Taxes After Divorce – Top 3 Things to Consider

After the whirlwind of a divorce the the last thing on your mind is, “How do I file my taxes?”  Is the first time in a long time since you filed married, joint?  Let’s discuss some of the top things to consider so you can potentially maximize your return.

1-Can you file as Head of Household

Head of Household is a better tax deduction as opposed to filing Single.  This year the deduction for HOH is $20,800, whereas Single is $13,850.  Here’s how you can tell if you can file as HOH:

            1-Must be unmarried on the last day of the year

            2-You paid more than 50% of the cost of maintaining your home for the year

            3-You have a qualifying person living with you for more than half the year

A qualifying person can be a child, who can have temporary absences such as school, but did you know that a qualifying person can also be a dependent parent who doesn’t live with you.  (Nice to have some help for the Sandwich Generation!)  If you are paying for more than half of the expenses to maintain their home for the entire year (or assisted living facility) you can claim HOH status.

2-What does your Separation Agreement say about the Child Tax Credit?

Good agreements include who gets to take the Child Tax Credit each year.  But beware, there are some guidelines to keep in mind:

            1-Child must be under 18 on the last day of the tax year

            2-Child must have lived with your for more than half the tax year.

            3-The CTC starts to phase out for families with income about $200,000 (single filers) or $400,000 (joint filers)

            4-You can assign the right to the CTC to the other parent using form 8332, if your agreement allows for this.

Consider maxing out your retirement contribution

If you are recently divorced, you may not be thinking about retirement contributions if your spouse has always been the one in charge of this.  However, here are a few things to keep in mind now that you are on your own. 

1-If you have an employer plan, make sure to check your monthly contributions and company match guidelines.  An employer plan like a 401(k) or 403(b) allows for up to $22,500 (under age 50) and up to $30,000 (over 50).   Consider contributing at least the amount it takes to receive the full company match. 

2-In order to maximize your tax savings, you should consider contributing to your pre-tax accounts first, i.e. 401(k), 403(b), IRA, etc. Even if you contribute to an employer plan, you may still be eligible for a Traditional or ROTH IRA.  A Traditional IRA will add to your tax savings as the contributions are tax deductible.   A ROTH IRA, however, allows you to contribute to retirement without any tax on the growth but does not help lower your tax bill to Uncle Sam.   Depending on your income, you may be able to contribute to your IRA, up to $6,500 in 2023 (for those under age 50) and up to $7,500 if you are over age 50.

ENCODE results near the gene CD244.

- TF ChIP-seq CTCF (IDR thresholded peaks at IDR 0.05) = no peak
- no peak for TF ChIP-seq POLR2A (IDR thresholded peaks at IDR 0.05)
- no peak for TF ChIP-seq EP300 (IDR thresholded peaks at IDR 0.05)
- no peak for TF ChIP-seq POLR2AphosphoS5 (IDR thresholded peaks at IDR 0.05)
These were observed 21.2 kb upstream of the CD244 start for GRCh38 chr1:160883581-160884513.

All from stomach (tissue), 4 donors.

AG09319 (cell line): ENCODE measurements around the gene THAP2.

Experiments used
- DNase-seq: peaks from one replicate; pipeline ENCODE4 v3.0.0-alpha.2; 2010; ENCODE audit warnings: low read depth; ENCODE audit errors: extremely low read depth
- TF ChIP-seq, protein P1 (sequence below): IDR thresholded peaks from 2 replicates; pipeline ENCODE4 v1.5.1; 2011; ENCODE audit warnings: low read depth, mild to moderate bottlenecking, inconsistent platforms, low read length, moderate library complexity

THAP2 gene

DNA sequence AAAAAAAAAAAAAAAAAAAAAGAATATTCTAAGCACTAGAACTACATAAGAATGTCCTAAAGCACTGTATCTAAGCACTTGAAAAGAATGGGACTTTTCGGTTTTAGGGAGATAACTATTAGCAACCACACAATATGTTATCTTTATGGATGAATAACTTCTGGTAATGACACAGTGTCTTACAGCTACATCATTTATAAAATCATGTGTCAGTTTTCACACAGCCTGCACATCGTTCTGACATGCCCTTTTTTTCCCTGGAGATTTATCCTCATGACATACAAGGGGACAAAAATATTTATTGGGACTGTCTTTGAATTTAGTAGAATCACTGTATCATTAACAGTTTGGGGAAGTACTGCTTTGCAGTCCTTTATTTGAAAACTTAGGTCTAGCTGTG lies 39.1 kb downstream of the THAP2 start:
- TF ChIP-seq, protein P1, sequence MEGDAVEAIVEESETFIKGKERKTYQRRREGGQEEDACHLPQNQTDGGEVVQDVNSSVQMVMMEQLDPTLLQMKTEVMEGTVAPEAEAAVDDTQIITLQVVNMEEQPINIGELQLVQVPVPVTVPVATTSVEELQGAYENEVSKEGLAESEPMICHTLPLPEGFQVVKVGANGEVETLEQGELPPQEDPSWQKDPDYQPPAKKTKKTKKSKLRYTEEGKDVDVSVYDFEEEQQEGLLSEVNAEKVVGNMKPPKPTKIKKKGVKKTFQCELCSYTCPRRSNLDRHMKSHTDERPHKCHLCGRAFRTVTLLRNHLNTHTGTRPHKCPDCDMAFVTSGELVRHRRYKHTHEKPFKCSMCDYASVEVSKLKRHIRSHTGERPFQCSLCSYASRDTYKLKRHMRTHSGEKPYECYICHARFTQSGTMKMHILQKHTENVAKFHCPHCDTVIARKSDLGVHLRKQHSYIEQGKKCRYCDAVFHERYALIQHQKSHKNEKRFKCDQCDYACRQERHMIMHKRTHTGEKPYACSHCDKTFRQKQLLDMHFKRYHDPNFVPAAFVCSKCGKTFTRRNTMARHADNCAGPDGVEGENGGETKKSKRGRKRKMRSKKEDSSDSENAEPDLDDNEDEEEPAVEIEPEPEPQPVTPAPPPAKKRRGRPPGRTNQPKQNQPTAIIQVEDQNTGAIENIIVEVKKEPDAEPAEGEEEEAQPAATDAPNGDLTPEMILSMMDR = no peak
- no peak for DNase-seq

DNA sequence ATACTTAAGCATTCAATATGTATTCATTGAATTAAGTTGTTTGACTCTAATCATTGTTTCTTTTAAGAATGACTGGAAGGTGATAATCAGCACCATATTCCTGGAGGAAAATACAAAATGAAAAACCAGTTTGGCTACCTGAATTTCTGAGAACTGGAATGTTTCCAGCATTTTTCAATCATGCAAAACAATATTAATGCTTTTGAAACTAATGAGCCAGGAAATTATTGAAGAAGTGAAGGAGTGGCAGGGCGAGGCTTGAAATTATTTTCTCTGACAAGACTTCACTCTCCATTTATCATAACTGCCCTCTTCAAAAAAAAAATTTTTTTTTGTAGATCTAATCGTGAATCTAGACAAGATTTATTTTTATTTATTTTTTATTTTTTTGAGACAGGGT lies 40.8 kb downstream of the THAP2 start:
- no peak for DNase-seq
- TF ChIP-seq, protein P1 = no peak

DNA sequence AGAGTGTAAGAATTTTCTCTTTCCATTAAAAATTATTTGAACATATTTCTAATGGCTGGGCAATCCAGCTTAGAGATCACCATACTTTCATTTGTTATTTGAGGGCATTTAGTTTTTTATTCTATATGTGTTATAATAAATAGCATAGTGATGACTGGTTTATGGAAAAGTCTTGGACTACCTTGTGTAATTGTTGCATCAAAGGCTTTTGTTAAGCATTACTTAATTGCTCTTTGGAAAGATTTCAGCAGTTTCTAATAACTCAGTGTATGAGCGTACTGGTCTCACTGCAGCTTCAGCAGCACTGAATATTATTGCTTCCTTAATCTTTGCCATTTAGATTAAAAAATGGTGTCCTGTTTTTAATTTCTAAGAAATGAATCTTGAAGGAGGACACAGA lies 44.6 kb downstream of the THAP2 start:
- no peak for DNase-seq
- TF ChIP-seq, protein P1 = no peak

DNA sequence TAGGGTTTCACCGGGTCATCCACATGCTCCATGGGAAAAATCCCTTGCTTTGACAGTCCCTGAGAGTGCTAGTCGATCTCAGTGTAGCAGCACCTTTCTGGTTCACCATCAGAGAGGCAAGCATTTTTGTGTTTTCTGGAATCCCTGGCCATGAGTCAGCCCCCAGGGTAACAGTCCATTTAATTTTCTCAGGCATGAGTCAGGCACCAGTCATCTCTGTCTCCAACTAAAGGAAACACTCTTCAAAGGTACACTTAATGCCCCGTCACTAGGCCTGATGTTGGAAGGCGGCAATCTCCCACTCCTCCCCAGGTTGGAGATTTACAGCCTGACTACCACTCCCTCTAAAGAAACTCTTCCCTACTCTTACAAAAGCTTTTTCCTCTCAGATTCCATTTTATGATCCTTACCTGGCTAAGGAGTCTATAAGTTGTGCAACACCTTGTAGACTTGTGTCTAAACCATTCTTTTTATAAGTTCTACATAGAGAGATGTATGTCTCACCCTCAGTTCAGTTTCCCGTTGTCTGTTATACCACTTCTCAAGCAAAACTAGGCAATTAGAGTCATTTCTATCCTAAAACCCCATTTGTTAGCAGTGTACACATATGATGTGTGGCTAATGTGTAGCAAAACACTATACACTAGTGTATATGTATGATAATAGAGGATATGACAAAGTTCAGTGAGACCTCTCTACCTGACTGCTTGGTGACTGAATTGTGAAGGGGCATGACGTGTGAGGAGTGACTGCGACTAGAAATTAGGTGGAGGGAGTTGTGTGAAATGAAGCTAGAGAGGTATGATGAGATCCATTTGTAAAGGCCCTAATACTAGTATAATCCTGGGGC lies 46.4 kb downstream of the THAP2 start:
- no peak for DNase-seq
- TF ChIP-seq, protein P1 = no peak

3- If you are self-employed, you can probably contribute more to retirement than a Traditional or ROTH IRA using a SEP, SIMPLE, or Solo(k).  Being self-employed allows you to be own your boss and have amazing flexibility, but no one is contributing to your retirement accounts except you!  Make sure you learn how best to potentially maximize your retirement contributions depending on the structure of your business entity and how much you make.  Maximizing your pre-tax retirement contributions can help minimize your payment to the IRS. 

Consult your financial advisor to find out what makes the most sense for you.  But just because you got divorced, don’t fall asleep at the wheel on saving for retirement.  You are worth it!

Please remember that converting an employer plan account to a Roth IRA is a taxable event. Increased taxable income from the Roth IRA conversion may have several consequences including (but not limited to) a need for additional tax withholding or estimated tax payments, the loss of certain tax deductions and credits, and higher taxes on Social Security benefits and higher Medicare premiums. Be sure to consult with a qualified tax advisor before making any decisions regarding your IRA.

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The information is not intended to be used as the sole basis for financial decisions, nor should it be construed as advice designed to meet the particular needs of an individual’s situation.

Investment advisory products and services made available through AE Wealth Management, LLC (AEWM), a Registered Investment Advisor.

Next Chapter Wealth Strategies is not affiliated with or endorsed by the U.S. Government or any governmental agency.

The information is not intended to be used as the sole basis for financial decisions, nor should it be construed as advice designed to meet the particular needs of an individual’s situation. 1733795 – 04/23